Paul Edwards reports on the third day's play at Stanley Park
Sporting victories are made all the sweeter for the quality of the battle needed to achieve them. Beat a poor side by an innings and a trillion runs and you have done your job; beat a very good team by a handful of runs and your cold lager tastes all the better in the afterglow of triumph.
If Lancashire defeat Worcestershire on the fourth day of their match at Stanley Park, they will reflect with contented pride on their performance in the final session of the third day, when, on a cool, windswept Stanley Park, they prised their opponents' fingers off the game.
And no one clung on more tenaciously than Vikram Solanki. The 35-year-old Worcestershire batsman offered ample proof of his class with a 175-ball innings of 107 which, at one stage, looked as though it might guide his side to their distant victory target of 329. They may still get there of course - their topscorers in the first innings have still to bat - but Solanki is gone, caught at slip five overs before the close by Paul Horton for a century which only confirmed him as the classiest of acts, albeit that he is in the veteran category now.
But if one 35-year-old was disappointed on Friday evening, a 36-year-old was quietly delighted with his day's work. Gary Keedy not only dismissed Solanki; he also got rid of Moeen Ali and Alexei Kervezee, both caught at short leg by Steven Croft, during a 20-over spell which cost a mere 38 runs and left Worcestershire on 203 for five, still 126 runs of their goal.
Ali's dismissal for 47 was relatively conventional, the umpire adjudging that the ball had come off bat and pad; Kervezee's belongs in the "what happened next" category as an under edge cannoned to Croft off Gareth Cross's boot. The umpires conferred, there was much nodding of heads, Ian Gould's finger went up, and Kervezee, skulled at short leg in Lancashire's first innings, was on his glum way. It is unlikely he will leave town with an "I Love Blackpool" T-shirt.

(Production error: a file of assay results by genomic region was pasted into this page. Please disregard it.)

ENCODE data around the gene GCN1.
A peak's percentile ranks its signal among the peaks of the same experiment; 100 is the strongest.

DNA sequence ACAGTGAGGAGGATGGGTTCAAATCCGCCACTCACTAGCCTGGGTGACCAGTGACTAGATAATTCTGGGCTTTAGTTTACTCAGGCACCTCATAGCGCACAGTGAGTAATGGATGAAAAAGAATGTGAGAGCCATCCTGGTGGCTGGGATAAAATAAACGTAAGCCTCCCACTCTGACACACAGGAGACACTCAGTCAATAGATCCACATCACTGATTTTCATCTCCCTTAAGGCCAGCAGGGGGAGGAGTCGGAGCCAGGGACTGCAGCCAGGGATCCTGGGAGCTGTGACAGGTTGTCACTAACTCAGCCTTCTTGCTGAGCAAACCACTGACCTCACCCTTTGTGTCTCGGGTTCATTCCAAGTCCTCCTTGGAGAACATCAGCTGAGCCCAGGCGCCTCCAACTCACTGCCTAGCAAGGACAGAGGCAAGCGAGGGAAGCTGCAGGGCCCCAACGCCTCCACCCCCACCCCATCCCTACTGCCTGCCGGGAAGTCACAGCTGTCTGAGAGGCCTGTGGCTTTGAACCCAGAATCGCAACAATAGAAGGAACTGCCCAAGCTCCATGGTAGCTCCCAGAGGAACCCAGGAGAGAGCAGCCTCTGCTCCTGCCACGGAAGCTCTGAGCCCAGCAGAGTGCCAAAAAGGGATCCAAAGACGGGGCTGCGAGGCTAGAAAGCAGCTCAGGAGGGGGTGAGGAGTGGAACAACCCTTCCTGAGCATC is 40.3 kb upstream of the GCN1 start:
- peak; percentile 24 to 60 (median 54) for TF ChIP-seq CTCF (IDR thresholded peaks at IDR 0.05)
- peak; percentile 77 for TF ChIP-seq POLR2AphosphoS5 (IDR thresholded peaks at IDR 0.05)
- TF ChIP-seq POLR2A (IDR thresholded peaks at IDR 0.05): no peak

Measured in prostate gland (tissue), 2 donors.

The visitors' pursuit of what seemed a distant target had got off to a poor start when Matt Pardoe's loose drive only edged a Glen Chapple delivery to Tom Smith in the third over of the innings and the first after lunch. However, Solanki joined skipper Daryl Mitchell and the pair ensured that Chapple's bowlers made no further breakthroughs with the new ball as they put on 62 runs for the second wicket in just over 20 overs.
Mitchell departed when he was plumb lbw to Chapple for 22, the ball keeping rather low, but Solanki and Ali had added a further 49 runs by tea, when Worcestershire were 116 for two, Solanki having reached his fifty off 69 balls. They had extended their stand to 91 when Ali was pouched by Croft, but Solanki went on to reach his century off 169 balls and he hit fifteen boundaries in all, the most stylish of them strangely at odds with their attritional context.
"It was an extremely tough day," said Keedy. "Worcestershire are a decent side and they've come out and scrapped like mad in this game. All of a sudden, after being in quite a comfortable position we've found ourselves in a proper fight."
That fight had begun in the morning session when Lancashire added 81 runs to their overnight total for the loss of their last seven second-innings wickets. All of Worcestershire's seamers enjoyed operating on the helpful Stanley Park pitch, Gareth Andrew bagging three more wickets to finish with five for 59 and Richard Jones removing Gareth Cross, Kyle Hogg and Karl Brown to take three for 70.
Bowling from the South End, Andrew posed problems for all the batsmen and only Karl Brown played him with much comfort. Lancashire's 23-year-old No3 batted carefully to add 30 runs to his overnight score and had made 85 off 147 balls when he skied Jones to Vikram Solanki, who took a good catch running back from slip.
Apart from Brown, Steven Croft was the only batsman to be dismissed in double figures and he was lbw to Andrew immediately after reaching a 91-ball fifty.
"Worcestershire used the conditions very well today," said Keedy. "The pitch was doing a little bit more a little bit quicker today and Andrew has bowled well all game. They put us under pressure but Brownie batted really well and we'd have taken setting a target of 329 in the final innings. But Vikram's a class player and he has been for a long time.
"This season's been all about scrapping right down to the wire and the simple situation is that if we bowl well and stick to our disciplines, we'll win. We need a good start in the morning."
All of which is true, as is the simple fact that the new ball will be available within the first hour. No one can know how many spectators wil make their way to Stanley Park in the morining; but however the game finishes, it should be worth watching.
Photo (c) Simon Pendrigh
Article is copyright of Lancashire CCC and must not be reproduced without permission